Wednesday, 23 March 2011

Double Trouble

We have had a  busy few days.     I took Dolly for her sheep dog try out on Saturday, which was a bit disappointing in a way.   I did not learn anything that Nick had not already told me, but I was pleased that she ignored all the other dogs except one that came to say hello to me.    The test was to go round and round a pen of sheep.  Dolly took to it straight away as it is what she does most days to the alpacas.   She also changed direction and went the other way round  and dropped on command.  I had wondered if she would behave differently with sheep but apparently if it has 4 legs, herd it, is her motto.  I think I can probably teach her to do what I want her to do now, as I don't need her to be a super sheep dog - just to move on a bit so she will fetch the alpacas to me.

I phoned Mike to say I was on the way home and he told me that he had been on his way to put the goats in when he found 2 kids on the ground.  They were very cold and he was quickly setting up a pen and heat lamp to try and keep them alive.    We had let the expectant goats out to get some exercise and enjoy the sunshine and he had been checking on them regularly but once the sun started to go down it got cold very quickly and they chose that time to arrive!!   When I got home they were still alive but not as they should be and they had not suckled.   I felt that I should give them some colostrum but they were so tiny compared to alpaca cria that I was worried about tube feeding them so I phoned Nick and, bless him, he came over to take a look at them.  I had already checked that the doe had milk and found that only one udder was producing.

He did not think they would make it but showed me a way of tube feeding that I will certainly use again if I have to.   Instead of using the tube with a colostrum feeder he inserted the tube and used a syringe to put the colustrum in in small amounts.   By checking the tube during the feeding I could see when it had gone down which reduces the risk of choking the kid.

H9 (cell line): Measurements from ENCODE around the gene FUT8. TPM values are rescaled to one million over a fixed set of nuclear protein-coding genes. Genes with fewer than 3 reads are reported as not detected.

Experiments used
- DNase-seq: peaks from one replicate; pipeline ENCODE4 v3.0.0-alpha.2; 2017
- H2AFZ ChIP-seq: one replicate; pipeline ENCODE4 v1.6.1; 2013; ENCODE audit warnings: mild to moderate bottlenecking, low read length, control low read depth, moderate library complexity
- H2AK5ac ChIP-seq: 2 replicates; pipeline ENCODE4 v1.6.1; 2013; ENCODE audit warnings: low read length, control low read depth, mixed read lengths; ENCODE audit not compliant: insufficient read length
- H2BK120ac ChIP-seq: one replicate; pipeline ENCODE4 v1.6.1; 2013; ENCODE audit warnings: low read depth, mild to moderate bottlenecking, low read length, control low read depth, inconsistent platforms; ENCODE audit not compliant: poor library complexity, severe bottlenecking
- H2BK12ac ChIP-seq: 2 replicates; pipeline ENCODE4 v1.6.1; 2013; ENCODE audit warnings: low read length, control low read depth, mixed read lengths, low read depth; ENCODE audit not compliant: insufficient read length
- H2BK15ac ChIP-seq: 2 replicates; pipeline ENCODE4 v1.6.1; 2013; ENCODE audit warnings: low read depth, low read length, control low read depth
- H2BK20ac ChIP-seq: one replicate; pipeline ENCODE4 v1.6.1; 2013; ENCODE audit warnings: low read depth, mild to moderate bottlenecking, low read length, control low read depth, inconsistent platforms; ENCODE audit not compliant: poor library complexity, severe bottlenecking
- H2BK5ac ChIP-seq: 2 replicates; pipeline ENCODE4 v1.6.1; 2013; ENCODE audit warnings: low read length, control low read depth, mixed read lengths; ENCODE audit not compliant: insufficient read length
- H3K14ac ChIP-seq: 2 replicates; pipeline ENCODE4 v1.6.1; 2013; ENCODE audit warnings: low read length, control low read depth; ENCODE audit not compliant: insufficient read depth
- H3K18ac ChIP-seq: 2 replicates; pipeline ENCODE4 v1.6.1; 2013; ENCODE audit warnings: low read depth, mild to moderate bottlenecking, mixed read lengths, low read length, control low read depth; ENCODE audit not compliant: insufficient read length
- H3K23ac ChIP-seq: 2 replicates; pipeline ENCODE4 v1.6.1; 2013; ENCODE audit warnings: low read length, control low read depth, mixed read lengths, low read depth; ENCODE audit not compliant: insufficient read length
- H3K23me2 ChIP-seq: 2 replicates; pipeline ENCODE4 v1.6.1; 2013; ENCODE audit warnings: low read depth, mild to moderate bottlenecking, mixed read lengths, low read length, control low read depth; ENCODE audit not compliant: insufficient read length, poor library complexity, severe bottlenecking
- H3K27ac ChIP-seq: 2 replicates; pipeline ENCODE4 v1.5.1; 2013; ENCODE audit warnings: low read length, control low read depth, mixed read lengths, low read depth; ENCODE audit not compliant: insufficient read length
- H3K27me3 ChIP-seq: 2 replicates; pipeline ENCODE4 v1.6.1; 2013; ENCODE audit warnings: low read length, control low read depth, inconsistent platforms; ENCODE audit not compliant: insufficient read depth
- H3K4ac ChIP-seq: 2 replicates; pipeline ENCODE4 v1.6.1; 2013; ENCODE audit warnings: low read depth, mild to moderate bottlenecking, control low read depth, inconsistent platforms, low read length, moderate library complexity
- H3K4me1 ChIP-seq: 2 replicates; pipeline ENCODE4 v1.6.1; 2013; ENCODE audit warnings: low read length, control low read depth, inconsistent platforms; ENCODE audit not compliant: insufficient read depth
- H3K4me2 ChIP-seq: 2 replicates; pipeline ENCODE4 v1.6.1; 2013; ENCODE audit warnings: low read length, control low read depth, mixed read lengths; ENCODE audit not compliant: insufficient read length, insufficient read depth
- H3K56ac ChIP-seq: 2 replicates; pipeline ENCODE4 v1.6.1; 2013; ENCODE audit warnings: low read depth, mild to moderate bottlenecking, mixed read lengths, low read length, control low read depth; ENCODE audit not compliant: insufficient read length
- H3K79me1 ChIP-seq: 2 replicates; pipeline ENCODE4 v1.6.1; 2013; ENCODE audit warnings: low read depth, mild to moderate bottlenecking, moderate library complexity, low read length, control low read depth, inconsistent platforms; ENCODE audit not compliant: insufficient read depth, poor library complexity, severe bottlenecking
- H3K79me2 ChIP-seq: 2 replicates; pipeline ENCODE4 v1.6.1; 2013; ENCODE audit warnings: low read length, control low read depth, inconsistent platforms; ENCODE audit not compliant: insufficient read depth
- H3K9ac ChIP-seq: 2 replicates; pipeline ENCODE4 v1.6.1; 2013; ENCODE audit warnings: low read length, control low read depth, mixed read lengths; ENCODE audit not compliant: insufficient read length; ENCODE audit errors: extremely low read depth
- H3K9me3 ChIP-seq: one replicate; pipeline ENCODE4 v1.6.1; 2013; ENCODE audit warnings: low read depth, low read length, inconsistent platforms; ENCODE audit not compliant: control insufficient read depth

Mike had made a cosy pen by hanging old curtains and blankets round the pen and put out heat lamp in the corner.   I tube fed the kids again during the evening and got up a couple of times in the night to feed and check on them and we were relieved that they got through the night.  Next morning Mike got some goat milk from the supermarket and I continued to bottle feed the kid which was getting less of its mother's milk.  I have been topping her up ever since, but luckily at least she is suckling from her Mum as well so is getting some of her Mother's immunity.

Realising that I would need more goat milk and that we could not milk any of the other does as only one had kidded by then, I phoned Forde Abbey Goat Farm and they kindly agreed to sell me some fresh milk off the farm.  I got 5 litres which I have frozen to use as and when.   Both kids seem to be feeding from their mother now but I am still topping up the weaker one.

On Tuesday Nick went up to feed the goats and found that another doe had given birth to a female kid and yet another had given birth to one kid and  was trying to give birth to another but it had its leg back.  Nick  got the second leg out and delivered the kid, but its mother rejected it and would only feed the first one- presumably because the second one was so late that she did not realise it was hers.  We tried throughout the day to get her to bond with the kid  and it looked like another bottle feeding job.  The only way she would feed it was if we held her.  Before Nick went we took the kids and Mum down to the barn and set up another heat lamp.   The trip from the goathouse to the barn seemed to traumatise the doe but it also made her recognise the kid as hers and both kids fed normally from then on.   Strange!!

We now have six kids in all with one doe still to go.  Four female and 2 male.

The male alpaca weanlings were starting to get feisty with each other and we think it was probably because the female weanlings are getting older and reaching sexual maturity so we have separated them into two paddocks which seems to have settled them down again.  They are only next door to each other so it is not too bad for them.

We are getting a dozen eggs a day now which means that we have a surplus to sell again, which is nice.

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